Ucluelet Mayor Mayco Noel expressed concern last week that the local ambulance station is understaffed, citing problems with the new scheduling structure BC Emergency Health Services(BCEHS) rolled out in April 2021.
BCEHS was swift to reply saying they are making every effort to recruit despite being faced with housing and commuting challenges.
“While the new positions added in the last year offer more jobs with full wages and benefits, the lack of affordable housing and the commuting issues caused by highway closures in the region, have made recruitment challenging,” said BCEHS communications officer Justine Ma in an email to the Westerly.
Ucluelet’s ambulance station currently has four, regular permanent paramedic positions on the payroll. BCEHS is actively recruiting to fill two of those positions.
Noel said he would work on finding immediate solutions.
“The thought that our ambulance is sitting there parked because we don’t have attendants for whatever business model that is happening is concerning for me. It’s very concerning for our neighbour, (Ucluelet First Nation) president Charles McCarthy has more recently had a couple calls where ambulances were coming at a very long distance of Tofino now,” said Noel during the April 19 council meeting.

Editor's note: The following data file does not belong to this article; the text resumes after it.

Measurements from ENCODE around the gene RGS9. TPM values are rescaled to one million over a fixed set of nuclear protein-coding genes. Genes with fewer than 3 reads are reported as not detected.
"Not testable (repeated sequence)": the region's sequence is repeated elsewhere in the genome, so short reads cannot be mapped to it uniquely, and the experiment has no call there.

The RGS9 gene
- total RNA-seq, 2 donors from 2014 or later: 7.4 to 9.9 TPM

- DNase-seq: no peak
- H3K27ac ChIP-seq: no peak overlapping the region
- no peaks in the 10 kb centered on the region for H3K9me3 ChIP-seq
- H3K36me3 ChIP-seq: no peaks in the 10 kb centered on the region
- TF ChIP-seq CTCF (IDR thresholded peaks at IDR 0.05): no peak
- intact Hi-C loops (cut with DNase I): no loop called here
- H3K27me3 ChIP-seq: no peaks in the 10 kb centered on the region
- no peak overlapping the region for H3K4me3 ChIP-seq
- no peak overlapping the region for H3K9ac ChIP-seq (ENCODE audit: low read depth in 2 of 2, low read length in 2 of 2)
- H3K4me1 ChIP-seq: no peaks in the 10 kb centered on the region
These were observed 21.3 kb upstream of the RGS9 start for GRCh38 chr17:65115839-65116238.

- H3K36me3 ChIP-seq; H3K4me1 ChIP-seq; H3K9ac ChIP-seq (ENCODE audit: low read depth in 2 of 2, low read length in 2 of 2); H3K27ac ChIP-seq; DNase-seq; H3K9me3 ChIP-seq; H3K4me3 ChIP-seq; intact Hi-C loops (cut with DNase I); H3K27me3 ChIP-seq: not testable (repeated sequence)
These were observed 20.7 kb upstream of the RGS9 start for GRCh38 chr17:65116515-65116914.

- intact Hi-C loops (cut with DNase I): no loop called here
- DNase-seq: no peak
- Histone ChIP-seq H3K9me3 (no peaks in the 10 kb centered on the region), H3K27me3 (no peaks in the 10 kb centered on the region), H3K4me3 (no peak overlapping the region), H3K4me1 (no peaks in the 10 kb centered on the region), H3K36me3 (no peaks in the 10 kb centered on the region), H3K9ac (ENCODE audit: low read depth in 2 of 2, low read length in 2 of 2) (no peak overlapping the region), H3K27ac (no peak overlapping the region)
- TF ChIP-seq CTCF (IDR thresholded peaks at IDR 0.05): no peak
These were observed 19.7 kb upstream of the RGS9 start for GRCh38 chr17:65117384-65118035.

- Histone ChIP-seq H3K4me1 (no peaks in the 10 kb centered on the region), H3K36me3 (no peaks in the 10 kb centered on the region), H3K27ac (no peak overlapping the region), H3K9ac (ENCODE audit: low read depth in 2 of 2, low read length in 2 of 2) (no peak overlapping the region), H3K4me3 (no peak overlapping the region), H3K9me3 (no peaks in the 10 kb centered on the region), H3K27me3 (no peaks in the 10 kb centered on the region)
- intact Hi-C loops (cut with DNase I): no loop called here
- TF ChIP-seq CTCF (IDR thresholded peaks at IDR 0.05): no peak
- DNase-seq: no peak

BCEHS said when an emergency occurs, the closest available paramedic unit responds, which can come from Tofino or Port Alberni. BCEHS also has a dedicated air ambulance helicopter and paramedic crew in Nanaimo, which can support with our emergency response in the region.
Councillor Rachelle Cole, who is Ucluelet’s ambulance chief, declined to comment.
Mayor Noel went on to thank her for her efforts.
“We are really fortunate to have someone in the community that’s working pretty much triple shift in order to keep that car manned as best as you can,” he said.